• From Tehran to the B Train : A young woman stands up to a mugger on the subway.
  • Winning Essay: Win a Trip Contest : An essay about fighting injustice all around the world.
  • I Found My Biological Parents, and Wish I Hadn’t : “I’d expected to find more common ground,” writes the author of this essay.

Describe a place or environment where you are perfectly content. What do you do or experience there, and why is it meaningful to you?

  • Yes, I’m in a Clique : A Student from Columbine High School discusses the comfort of a clique.
  • My Manhattan; A Lifetime of Memories and Magic : A meditation on Central Park
  • My Home in Africa : An American feels at home in the Republic of Benin.

Discuss an accomplishment or event, formal or informal, that marked your transition from childhood to adulthood within your culture, community, or family.

  • A Life Plan for Two, Followed by One : An essay about young love and loss of innocence.
  • Forbidden Nofruit : A reflection on junk food, family, and rebellion.
  • Bitter Sweets : A young man who has “a hard time” with his Chinese-American identity looks for an apartment with his white girlfriend.

Generally speaking, the following Times sections offer good models for personal essays:

  • Lives Columns
  • Modern Love Columns
  • The Townies series

In addition, the following Learning Network features pull together high interest pieces that make good models for student writing.

  • Great Read-Alouds From The New York Times
  • Teenagers in the Times
  • Using Opening Lines From the Magazine’s ‘Lives’ Column as Writing Prompts
  • 10 Personal Writing Ideas

When students identify the models, ask them to analyze them as models for writing, using the following questions:

  • How does the writer begin the piece? Is it effective? Why or why not? What advice would you give an essay writer based on how this model begins?
  • Where do you see the writer demonstrating what he or she is saying? In other words, where is he or she showing, rather than telling?
  • What words does the writer use that really make his or her voice come alive for you?
  • How does the piece end? Is this an effective technique? Why or why not?
  • Finally, try “reverse outlining” the piece to see how the writer organized and developed his or her ideas.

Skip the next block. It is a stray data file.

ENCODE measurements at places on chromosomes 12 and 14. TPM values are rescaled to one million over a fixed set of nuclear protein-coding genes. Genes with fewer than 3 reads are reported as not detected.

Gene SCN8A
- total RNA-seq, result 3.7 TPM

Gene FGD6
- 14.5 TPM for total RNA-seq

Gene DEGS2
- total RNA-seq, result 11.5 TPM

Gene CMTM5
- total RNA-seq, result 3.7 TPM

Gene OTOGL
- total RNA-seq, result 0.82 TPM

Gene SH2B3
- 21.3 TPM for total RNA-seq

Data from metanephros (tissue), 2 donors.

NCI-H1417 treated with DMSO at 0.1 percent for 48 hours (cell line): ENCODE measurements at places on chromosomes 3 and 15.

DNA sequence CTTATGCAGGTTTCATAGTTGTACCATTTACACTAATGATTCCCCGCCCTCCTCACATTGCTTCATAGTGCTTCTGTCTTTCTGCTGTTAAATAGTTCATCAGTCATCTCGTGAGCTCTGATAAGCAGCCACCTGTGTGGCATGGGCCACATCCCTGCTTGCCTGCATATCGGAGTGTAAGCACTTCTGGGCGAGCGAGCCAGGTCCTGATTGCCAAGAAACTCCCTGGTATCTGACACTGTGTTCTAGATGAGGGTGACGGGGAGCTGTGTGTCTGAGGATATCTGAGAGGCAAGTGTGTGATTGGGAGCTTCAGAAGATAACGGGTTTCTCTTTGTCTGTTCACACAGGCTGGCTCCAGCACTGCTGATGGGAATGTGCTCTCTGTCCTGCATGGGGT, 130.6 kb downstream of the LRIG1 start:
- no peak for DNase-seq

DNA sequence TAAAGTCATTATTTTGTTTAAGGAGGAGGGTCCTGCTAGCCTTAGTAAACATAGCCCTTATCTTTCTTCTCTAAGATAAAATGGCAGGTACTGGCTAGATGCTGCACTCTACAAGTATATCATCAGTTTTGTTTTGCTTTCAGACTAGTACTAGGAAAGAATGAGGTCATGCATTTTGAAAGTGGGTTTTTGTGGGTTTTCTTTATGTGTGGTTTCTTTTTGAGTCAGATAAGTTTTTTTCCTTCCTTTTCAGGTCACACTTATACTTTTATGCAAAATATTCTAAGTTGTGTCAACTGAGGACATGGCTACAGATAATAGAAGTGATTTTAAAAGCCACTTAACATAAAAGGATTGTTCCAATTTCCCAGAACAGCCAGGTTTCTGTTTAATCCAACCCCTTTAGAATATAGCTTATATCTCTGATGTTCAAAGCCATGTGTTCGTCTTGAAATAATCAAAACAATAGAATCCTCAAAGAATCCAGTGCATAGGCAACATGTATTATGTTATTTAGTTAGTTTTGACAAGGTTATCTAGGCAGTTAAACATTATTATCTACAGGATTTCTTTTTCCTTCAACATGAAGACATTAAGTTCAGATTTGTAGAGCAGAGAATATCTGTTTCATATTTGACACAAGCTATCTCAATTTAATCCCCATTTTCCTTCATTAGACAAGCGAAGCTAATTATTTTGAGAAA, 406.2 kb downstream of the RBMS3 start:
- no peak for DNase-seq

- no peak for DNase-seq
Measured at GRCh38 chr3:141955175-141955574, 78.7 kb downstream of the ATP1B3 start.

Help students explore more Times models and advice for writing well with this lesson . For expository essay models that go beyond the personal, try this one .

Going Further |

<a href="//www.nytimes.com/2012/10/15/booming/returning-favors-with-neighborly-advice.html">Go to related essay about helping others to write the college essay <strong></strong></a><strong><a href="//learning.blogs.nytimes.com/category/lesson-plans">»</a></strong>

After exploring Times models, students are now ready to craft their own essays. Ask students to choose a topic that intrigued them during the warm-up and draft an essay, using Times Resources to help them.

They might start with the three articles we’ve pulled drawings from to illustrate this lesson plan:

  • Common App 4.0
  • The Almighty Essay
  • Returning Favors With Neighborly Advice

Then move on to specific advice offered by The Choice blog:

  • On College Essay, Write About Something That Made You ‘Feel Deeply’”
  • A Plea From the Admissions Office to Go for the ‘Dangerous’ Essay
  • What the New Dean at Pomona Looks for in an Essay

  • Hearing the Voice of a 51-Year-Old Man in the Essay of a 17-Year-Old Girl
  • Treating a College Admissions Essay Like a First Date
  • Crafting an Application Essay that ‘Pops’
  • Tip Sheet: An Admissions Dean Offers Advice on Writing a College Essay
  • Advice on Whittling Your Admissions Essay

Students who are having trouble coming up with ideas might browse the responses to our Student Opinion question What Mundane Moments in Your Life Might Make Great Essay Material? or this tip sheet from The Choice blog.

Teachers wishing to develop this lesson into a more complete unit on the college essay might focus more on crafting the essay itself using this lesson on Going Beyond Cliché: How to Write a Great College Essay” coupled with the resources from this 2009 lesson . Students might also find this advice useful.

Once students have completed their drafts, ask that they use the College Essay Checklist (PDF) to evaluate their essays either individually or in pairs.

Common Core ELA Anchor Standards, 6-12

Reading 1. Read closely to determine what the text says explicitly and to make logical inferences from it; cite specific textual evidence when writing or speaking to support conclusions drawn from the text. 4. Interpret words and phrases as they are used in a text, including determining technical, connotative, and figurative meanings, and analyze how specific word choices shape meaning or tone. 5. Analyze the structure of texts, including how specific sentences, paragraphs and larger parts of the text (for example, a section, chapter, scene or stanza) relate to each other and the whole. 6. Assess how point of view or purpose shapes the content and style of a text. 10. Read and comprehend complex literary and informational texts independently and proficiently.

Writing 3. Write narratives to develop real or imagined experiences or events using effective technique, well-chosen details and well-structured event sequences. 4. Produce clear and coherent writing in which the development, organization and style are appropriate to task, purpose and audience. 5. Develop and strengthen writing as needed by planning, revising, editing, rewriting or trying a new approach.